How 3 investors, all under 25, made money this year

justin brosseau
Justin Brosseau, 23, is ending the year with a profit.

Talk about a tough year to invest.

Markets were volatile left and right, driven by three main reasons -- Oil prices tanked, China's economic slowdown got worse and the U.S. Federal Reserve kept everyone on their toes over whether it was going to increase interest rates for the first time in a decade.

Many investors were hit hard, especially newer ones. One problem among young investors was that their investments were not diversified enough, according to Openfolio, a platform that allows users to compare their stock portfolios and performance with each other.

About 57% of investors under age 25 only owned single stocks in their portfolio this year, Openfolio found. That means they were more vulnerable to a dramatic single stock decline without others to cushion the fall.

Related: Worst stocks of 2015

Young investors benefited, got burned and wized up a little. Here are 3 young investor tales -- and lessons learned -- from the market trail.

1. Don't get too emotional

Justin Brosseau got too emotional this year ... about at least one of his investments.

At 23, Brosseau is about to finish his most volatile year since he started picking stocks during his teenage years six years ago. He took steep losses from his investments in an oil ETF. He believed oil prices would bottom out at $36 a barrel and rise. Instead they recovered a little during the year and then again drifted down to under $35 a barrel, the lowest level since the financial crisis.

Why did Brosseau hold onto his oil investment while it tanked? Emotion, he says.

"You can really believe in a certain stock," says Brosseau, an IT consultant in Chicago, Ill. "But if you believe in it too much...your judgment is 100% clouded."

Related: Best stocks of 2015

But Brosseau is finishing 2015 with a profit. It's a good thing that he was more diversified than some of his peers. Unlike traders his age, Brosseau owns 14 stocks.

His brokerage account in March had $12,300 and now he's at about $17,500.

His big buys this year were Disney (DIS), Apple (AAPL) and Netflix (NFLX). He jumped in and bought more of those companies' stock when the Dow plunged 1,000 points on August 24. He saw the market volatility as a buying opportunity.

But Brosseau also learned to be patient and invest for the long term. He was making 150 trades a month in May and June. ("I had some trades that I had for 30 seconds.") He has since calmed down.

"I learned that overtrading will constantly crush you," says Brosseau. "It was important for me to step back."

Brosseau is now on an investing hiatus: he hasn't sold or bought anything since August.

brandon fleisher
Brandon Fleisher

2. Stay away from controversial companies

Anderson Cooper's story on Lumber Liquidators (LL) laminate flooring with high levels of cancer-causing chemical formaldehyde sent the company's stock into a tailspin in March.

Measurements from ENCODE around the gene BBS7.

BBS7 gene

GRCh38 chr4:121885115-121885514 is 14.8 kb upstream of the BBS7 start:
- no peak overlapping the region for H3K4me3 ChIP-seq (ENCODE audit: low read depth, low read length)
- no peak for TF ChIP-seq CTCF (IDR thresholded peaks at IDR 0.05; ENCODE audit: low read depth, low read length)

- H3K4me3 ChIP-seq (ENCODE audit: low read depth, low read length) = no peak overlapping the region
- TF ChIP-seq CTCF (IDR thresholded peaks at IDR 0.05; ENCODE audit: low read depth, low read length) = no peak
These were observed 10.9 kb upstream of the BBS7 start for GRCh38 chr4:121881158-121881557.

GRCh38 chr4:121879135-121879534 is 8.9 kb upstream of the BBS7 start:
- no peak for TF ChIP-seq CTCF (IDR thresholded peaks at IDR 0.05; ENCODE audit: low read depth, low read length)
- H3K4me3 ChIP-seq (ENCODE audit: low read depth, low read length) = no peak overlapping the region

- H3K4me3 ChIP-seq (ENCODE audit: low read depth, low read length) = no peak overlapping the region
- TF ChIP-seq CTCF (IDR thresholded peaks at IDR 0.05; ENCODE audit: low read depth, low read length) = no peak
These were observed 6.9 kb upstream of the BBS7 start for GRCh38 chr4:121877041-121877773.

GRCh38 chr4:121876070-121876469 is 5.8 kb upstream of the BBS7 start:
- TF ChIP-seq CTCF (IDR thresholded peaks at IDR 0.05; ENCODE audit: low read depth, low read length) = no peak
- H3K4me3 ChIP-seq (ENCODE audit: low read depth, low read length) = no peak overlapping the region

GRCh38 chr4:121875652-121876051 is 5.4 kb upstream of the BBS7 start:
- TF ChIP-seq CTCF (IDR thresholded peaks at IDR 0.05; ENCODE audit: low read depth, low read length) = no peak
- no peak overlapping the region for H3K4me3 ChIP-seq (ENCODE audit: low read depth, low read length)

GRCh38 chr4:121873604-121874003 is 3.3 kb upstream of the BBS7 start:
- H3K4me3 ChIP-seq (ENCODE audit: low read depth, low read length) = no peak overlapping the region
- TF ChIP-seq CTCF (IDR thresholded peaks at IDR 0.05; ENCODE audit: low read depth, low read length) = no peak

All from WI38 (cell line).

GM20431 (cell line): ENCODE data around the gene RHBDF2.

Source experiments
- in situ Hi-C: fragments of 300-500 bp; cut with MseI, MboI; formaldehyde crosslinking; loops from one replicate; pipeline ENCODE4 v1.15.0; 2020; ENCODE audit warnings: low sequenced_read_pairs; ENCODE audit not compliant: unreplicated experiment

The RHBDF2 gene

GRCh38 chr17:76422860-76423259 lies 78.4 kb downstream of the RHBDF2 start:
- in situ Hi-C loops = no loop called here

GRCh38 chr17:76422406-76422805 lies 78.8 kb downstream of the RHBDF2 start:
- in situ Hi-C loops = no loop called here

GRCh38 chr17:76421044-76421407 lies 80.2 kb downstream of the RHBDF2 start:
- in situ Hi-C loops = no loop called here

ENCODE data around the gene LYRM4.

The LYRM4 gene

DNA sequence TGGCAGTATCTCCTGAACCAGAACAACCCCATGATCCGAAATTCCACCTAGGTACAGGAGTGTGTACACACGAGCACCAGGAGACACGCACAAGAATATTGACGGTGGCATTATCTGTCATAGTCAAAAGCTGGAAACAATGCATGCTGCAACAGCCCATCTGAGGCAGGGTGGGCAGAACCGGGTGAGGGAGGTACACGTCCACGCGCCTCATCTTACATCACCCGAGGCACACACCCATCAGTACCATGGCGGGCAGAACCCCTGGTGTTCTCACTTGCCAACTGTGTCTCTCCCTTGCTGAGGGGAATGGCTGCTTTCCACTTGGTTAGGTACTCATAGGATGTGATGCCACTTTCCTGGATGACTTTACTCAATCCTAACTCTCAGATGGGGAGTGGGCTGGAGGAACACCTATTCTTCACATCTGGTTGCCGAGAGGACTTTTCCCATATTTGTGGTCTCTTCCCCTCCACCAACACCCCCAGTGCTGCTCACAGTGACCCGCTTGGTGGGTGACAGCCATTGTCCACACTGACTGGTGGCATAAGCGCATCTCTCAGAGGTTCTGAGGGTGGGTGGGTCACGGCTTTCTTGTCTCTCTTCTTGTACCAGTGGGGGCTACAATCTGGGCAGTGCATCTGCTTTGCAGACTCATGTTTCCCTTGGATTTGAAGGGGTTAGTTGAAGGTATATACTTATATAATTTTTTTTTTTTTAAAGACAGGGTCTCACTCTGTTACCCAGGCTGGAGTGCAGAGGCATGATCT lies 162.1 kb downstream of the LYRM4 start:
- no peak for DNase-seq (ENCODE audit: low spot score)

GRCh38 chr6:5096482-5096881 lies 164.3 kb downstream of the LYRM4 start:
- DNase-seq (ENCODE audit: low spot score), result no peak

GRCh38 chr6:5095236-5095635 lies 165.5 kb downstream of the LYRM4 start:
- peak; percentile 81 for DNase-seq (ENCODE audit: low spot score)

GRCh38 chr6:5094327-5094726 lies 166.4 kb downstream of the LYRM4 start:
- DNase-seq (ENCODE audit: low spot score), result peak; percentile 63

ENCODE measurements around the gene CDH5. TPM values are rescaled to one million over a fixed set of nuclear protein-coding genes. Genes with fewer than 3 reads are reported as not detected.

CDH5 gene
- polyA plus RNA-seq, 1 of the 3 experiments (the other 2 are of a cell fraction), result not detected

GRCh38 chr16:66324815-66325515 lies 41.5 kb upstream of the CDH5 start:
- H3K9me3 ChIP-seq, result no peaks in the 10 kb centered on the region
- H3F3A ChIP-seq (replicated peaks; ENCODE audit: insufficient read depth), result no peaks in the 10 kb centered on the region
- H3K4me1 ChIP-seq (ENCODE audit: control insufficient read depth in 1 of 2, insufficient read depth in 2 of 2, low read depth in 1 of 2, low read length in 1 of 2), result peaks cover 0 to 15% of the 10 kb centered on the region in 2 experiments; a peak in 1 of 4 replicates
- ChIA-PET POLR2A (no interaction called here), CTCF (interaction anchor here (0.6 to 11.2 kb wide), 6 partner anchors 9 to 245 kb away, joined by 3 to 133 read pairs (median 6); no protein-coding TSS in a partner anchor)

So Brandon Fleischer jumped in, thinking he was getting the stock at a bargain.

He blocked out the noise and looked at Lumber Liquidators' fundamentals -- same store sales, valuation -- and thought the company would bounce back. However, that hasn't happened yet. Lumber Liquidators is down 73% so far this year.

Fleischer still believes the company has strong business fundamentals, but he realizes he acted too impulsively.

Related: Why the bull market in stocks isn't dead yet

An 18-year old investor with a portfolio of three stocks worth about $144,000, Fleischer took a $30,000 loss on his stock in Lumber Liquidators.

"It taught me a big lesson -- don't invest in companies that have too much controversy around them," says Fleischer, a freshman at Ryerson College in Toronto.

Still, Fleischer's other big bets this year, penny stocks like Inuvo, a digital publishing company, paid off big time. Half his portfolio is in Inuvo (INUV) and its stock is up over 100% this year. Fleischer says his portfolio has doubled this year.

ryan cutter stocks
Ryan Cutter

3. Don't panic when the market plunges. Buy.

Ryan Cutter invested thousands of dollars in Kinder Morgan, an energy infrastructure company. With oil prices tanking for much of the year, you can imagine how that went.

Cutter had $8,900 in Kinder Morgan (KMI) and lost about a third of his investment.

"I got burned pretty bad," says Cutter, 24, whose portfolio is currently worth about $50,000.

So Cutter, an MBA student a the University of Indiana, hit the books. He learned to look for the right stuff in a company's balance sheet. He pays more attention now to key yardsticks like price to earnings ratios. He says researching companies has been the key to success in the latter part of the year.

Like Brosseau, Cutter jumped in during the August 24th market plunge to buy more stock. He has since made big gains on his purchases in Chevron (CVX) and Disney (DIS). He's also shifted some of his portfolio overseas as U.S. stocks have struggled this year. Those wins have made up for his losses from Kinder Morgan.

Cutter's portfolio is ending the year slightly positive he says.

"It was the year that I learned the most," says Cutter. "Being in the green -- I consider that a moral victory."

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